Ice storm took its toll on local roads

By Karen Zautyk
Observer Correspondent 


By the time you read this, we all may be trapped inside by a blizzard — if the current weather forecasts are correct. But it doesn’t necessarily take heavy snow to create havoc. Sometimes, a coating of ice is sufficient.

Last week began with an ice storm on Sunday. By the end of the day, there were news reports of more than 400 motor vehicle accidents in New Jersey.

That’s frightening enough, but consider this: That tally of 400, law enforcement told us, was likely just the number recorded by the State Police. It would not have taken into account all the accidents reported by the local police departments in all the communities throughout New Jersey.

In Kearny, on Sunday, Jan. 18, there were 48 reported MV accidents between 7:16 a.m. and 5:11 p.m. Repeat: 48. The first was on Fish House Road; the last, on Hackensack Ave. Those were both in South Kearny, but don’t think the residential area of town was spared.

One of the more spectacular crashes occurred on Wilson Ave. shortly before 8 a.m. A Kearny fire engine, en route to a call, hit some ice and slid down the hill for two blocks, hitting nine parked cars before coming to a stop. Luckily, there were no injuries.

In addition, Kearny police dealt with medical calls, including people injured in slip-and-falls on the icy streets and sidewalks, and disabled vehicles.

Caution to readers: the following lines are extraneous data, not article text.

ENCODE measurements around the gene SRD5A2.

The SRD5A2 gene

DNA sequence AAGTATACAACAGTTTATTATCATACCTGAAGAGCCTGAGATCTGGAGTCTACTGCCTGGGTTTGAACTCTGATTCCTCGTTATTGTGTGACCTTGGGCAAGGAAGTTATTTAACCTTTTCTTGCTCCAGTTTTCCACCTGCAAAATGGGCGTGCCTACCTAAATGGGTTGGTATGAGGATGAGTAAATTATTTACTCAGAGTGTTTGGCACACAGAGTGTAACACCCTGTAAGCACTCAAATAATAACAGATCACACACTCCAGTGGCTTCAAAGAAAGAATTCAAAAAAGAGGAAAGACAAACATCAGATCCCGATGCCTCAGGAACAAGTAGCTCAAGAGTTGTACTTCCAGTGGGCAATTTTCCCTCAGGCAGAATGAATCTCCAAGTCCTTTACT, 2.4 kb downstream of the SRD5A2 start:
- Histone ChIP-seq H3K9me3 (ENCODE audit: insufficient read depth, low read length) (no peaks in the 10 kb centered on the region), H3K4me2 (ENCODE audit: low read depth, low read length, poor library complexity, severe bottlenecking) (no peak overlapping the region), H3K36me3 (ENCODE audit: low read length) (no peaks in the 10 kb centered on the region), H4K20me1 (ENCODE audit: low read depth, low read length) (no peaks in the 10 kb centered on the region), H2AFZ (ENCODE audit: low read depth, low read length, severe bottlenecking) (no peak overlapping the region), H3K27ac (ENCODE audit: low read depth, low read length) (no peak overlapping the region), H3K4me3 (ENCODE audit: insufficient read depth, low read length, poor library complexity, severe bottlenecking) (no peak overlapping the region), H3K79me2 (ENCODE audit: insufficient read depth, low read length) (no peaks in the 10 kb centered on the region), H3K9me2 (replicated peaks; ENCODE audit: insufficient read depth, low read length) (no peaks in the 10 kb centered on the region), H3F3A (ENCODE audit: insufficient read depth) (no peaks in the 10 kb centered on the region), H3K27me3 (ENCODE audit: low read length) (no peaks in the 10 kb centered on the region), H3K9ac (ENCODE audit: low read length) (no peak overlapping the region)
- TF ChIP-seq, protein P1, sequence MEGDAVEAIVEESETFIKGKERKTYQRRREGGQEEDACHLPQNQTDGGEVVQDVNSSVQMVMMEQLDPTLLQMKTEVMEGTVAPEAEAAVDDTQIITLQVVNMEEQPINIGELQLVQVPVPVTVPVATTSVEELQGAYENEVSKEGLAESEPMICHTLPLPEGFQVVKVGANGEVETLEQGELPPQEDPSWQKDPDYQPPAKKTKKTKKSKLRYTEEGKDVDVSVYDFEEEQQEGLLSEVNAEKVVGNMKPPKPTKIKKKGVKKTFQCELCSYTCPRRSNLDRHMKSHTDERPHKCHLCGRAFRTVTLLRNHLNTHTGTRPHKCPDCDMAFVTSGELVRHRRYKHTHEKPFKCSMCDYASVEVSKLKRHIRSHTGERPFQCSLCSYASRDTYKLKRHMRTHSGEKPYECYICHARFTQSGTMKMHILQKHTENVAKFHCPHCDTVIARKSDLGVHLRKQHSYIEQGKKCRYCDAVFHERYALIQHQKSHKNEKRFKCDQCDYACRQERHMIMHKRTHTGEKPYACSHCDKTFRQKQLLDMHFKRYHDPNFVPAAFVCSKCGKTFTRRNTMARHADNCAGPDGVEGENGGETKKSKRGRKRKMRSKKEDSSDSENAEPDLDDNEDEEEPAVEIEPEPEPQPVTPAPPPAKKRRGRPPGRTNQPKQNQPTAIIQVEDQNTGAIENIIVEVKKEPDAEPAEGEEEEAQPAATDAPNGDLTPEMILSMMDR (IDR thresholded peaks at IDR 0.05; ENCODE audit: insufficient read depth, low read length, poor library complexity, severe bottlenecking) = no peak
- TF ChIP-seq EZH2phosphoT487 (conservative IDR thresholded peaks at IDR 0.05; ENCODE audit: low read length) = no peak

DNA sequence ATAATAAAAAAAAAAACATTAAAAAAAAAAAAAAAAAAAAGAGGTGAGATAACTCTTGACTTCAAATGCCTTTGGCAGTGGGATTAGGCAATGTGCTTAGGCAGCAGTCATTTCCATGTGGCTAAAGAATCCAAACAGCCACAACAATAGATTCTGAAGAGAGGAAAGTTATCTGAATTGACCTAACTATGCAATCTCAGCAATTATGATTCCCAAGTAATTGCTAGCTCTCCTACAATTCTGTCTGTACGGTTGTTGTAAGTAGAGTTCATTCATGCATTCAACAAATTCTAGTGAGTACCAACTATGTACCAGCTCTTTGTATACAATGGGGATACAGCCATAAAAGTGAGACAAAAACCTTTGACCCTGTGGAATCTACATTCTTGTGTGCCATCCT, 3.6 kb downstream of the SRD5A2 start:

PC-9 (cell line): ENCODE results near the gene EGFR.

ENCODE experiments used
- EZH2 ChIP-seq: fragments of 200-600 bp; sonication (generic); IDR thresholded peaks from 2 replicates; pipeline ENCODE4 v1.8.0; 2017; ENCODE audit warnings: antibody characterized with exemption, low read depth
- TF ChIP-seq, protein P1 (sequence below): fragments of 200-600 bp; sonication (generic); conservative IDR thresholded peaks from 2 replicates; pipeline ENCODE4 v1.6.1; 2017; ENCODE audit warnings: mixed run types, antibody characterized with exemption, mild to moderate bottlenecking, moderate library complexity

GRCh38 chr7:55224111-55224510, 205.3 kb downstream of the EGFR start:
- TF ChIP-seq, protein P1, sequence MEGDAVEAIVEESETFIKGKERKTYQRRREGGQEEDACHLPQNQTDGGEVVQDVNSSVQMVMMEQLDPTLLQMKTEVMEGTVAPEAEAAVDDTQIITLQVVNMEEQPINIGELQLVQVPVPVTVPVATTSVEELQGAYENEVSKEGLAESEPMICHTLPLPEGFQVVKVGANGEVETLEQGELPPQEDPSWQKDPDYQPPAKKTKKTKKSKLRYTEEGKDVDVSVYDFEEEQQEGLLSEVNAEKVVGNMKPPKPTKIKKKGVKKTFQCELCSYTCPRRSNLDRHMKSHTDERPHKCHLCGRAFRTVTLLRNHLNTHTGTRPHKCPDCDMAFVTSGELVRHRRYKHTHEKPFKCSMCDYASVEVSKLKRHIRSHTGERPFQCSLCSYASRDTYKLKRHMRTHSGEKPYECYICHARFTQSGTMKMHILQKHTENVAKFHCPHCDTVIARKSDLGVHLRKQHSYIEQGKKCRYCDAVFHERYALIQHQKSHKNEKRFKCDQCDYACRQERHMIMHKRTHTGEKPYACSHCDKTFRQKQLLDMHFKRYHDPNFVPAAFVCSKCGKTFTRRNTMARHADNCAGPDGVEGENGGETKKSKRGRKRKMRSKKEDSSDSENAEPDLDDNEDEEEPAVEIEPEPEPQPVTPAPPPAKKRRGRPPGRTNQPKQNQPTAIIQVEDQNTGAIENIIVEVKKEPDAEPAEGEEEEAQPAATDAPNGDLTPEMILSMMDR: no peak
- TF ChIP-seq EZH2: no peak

Between 7 a.m. and midnight, the KPD responded to an extraordinary 100 calls, the bulk of them weather-related. “The volume was unbelievable,” Chief John Dowie said. “It was non-stop.”

Example: 07:16:45, MV accident, Fish House Road; 07:22:03, injured person, Belgrove Drive; 07:25:00, accident, Bergen Ave.; 07:30:00, accident, Johnston Ave.; 07:31:00, accident, Devon St.; 07:35:00, accident, Quincy Ave.; 07:35:00, accident, Garfield Ave.; 07:35:53, accident, Forest St.; 07:37:00, accident, Passaic Ave.; 07:39:39, accident, Hackensack Ave.; 07:43, accident, Bergen Ave.; 07:44:35, accident, Davis Ave.

That covers about a mere half-hour. The list goes on. And on.

And remember, the KPD was also dealing with burglar alarms, disputes, disorderly persons, criminal mischief, suspicious persons, etc.

Dowie said noted that he had to call in three extra officers to handle the volume of calls.

In the chief’s words, on Jan. 18, “the starter pistols went off and it did not stop.” An apt description.

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